CHICAGO (Reuters) - North Dakota wheat farmer Terry Weckerly applied extra fertilizer to his wheat this summer to coax more protein out of the crop. Flour mills and grain elevators were paying near-record premiums for high-protein wheat and he wanted a slice of it.
The fertilizer worked too well. Weckerly and other spring wheat farmers are harvesting a crop with protein content of more than 15 percent. The protein-richest crop in five years has led to those high premiums evaporating.
Scorching weather in July stressed the crop, which usually leads to lower yields even as the wheat plants devote more energy to protein production.
However, premiums for higher protein wheat — which this March had soared to more than $6 per bushel above Minneapolis Grain Exchange spring wheat futures — the highest since 2008 — are now gone due to an abundance of it, replaced by a dynamic some grain industry insiders have not seen in a decade: a push for low-protein spring wheat.
“We’re going from famine to feast,” said a manager at a Canadian grain elevator, who like several of the dozen grain merchants interviewed for this article was not authorized to speak on the record.
North Dakota is the top producer of hard red spring wheat, which is one of the most valuable wheat varieties, prized for its high protein and gluten content.
Flour produced with high-quality spring wheat better absorbs water, making a dough that in turn results in airier, more stable loaves of bread, bagels, rolls or pizza crusts.
The total U.S. spring wheat crop, excluding the durum used to make pasta, was forecast by the U.S. Agriculture Department at 522 million bushels, down 15 percent from last year, with both the crop and yield estimated to be lowest in four years.
MGEX spring wheat futures are trading near a three-month high due to the small crop, closing at $9.50 per bushel on Thursday, and the Minneapolis premium over Chicago Board of Trade wheat remains at about a two-month high.
The globally-tracked CBOT trades in the lower protein soft red winter wheat futures, while hard red winter wheat trades at the Kansas City Board of Trade.
But with half of the crop harvested, the wheat had an average protein content of 15.1 percent, up from averages of 13.7 percent and 13.2 percent during the past two years, according to the U.S. Wheat Associates.
It would be the most protein since 2006 and only the second time in the last 10 years the crop averaged more than 15 percent protein.
Cory Tryan, who manages the Alton Grain Terminal in Hillsboro, North Dakota, said: “The (protein) scales always adjust to what comes off each season, as the mills and the export market adjust to what we have. It’s not uncommon. It’s just such a wide swing in one year that everyone is up in arms about it.”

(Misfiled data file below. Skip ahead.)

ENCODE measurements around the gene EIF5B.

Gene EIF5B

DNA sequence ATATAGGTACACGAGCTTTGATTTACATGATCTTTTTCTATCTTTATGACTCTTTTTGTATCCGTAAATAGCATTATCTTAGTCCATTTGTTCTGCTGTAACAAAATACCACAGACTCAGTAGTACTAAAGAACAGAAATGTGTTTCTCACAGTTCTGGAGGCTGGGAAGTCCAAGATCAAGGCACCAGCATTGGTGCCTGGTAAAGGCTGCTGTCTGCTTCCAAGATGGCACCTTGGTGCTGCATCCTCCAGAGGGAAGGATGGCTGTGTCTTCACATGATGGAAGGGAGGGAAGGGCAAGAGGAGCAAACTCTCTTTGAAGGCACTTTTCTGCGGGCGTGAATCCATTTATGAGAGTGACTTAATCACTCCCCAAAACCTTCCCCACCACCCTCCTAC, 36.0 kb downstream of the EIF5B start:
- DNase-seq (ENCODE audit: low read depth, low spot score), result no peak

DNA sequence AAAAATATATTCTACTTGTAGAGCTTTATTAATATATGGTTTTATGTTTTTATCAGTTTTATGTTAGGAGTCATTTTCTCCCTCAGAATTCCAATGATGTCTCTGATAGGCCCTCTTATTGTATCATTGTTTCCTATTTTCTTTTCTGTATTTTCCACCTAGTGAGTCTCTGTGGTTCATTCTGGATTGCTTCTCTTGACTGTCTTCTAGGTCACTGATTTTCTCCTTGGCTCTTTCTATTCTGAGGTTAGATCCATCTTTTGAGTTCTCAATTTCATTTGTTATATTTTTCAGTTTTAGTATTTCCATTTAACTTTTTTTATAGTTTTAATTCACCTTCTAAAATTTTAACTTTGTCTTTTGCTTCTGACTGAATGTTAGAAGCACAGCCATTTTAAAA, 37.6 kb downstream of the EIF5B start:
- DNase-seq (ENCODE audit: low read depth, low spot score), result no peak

MILLS HUNT FOR LOW-PROTEIN WHEAT
Two months ago, rail cars of 15 percent protein wheat delivered to Chicago were priced $5.10 per bushel above the benchmark MGEX futures price while 13 percent wheat was 80 cents above futures, according to USDA data. Last week, the price was the same for 13 or 15 percent protein.
“The premiums have basically disappeared,” said Dan DeRouchey, general manager of Berthold Farmers Elevator near the North Dakota-Minnesota border.
In normal years, elevators would slash the price they give farmers for wheat delivered under 13.5 or 14 percent protein, but this year flour mills and elevators are seeking low-protein spring wheat from Montana or South Dakota, or hard red winter wheat from Colorado, Nebraska or Kansas.
“We’re looking for anything below 13 percent protein right now,” said a grain buyer at a Kansas flour mill.
The southern U.S. Plains HRW wheat harvest also had higher-than-normal protein this year while some lower-quality HRW supplies are being used as animal feed after wheat prices fell below corn for the first time since 1996.
“The market is saying we don’t need to pay up for protein. The market is going to have to pull those lower proteins out now,” Country Hedging analyst Tim Emslie said.
Importing countries, such as Japan, which favors high-quality wheat, may welcome shipments with more protein.
“Some of our overseas customers, particularly in Asia are happy to see the high protein,” said Erica Olson, marketing specialist at the North Dakota Wheat Commission.
But it could be several more weeks before U.S. mills adjust to the new-crop wheat still coming out of the fields. Mills, above all, value consistency and work to produce a uniform product, whether they have to blend up, or down, the protein content in their flour.
Vance Taylor, president of the state-owned North Dakota Mill, declined to comment on any challenges the mill may be facing in sourcing low-protein wheat this year.
“We have had good demand from our customers,” Taylor said of the mill, which has enjoyed record profits in each of the last two years.
Reporting by Michael Hirtzer; Editing by Alden Bentley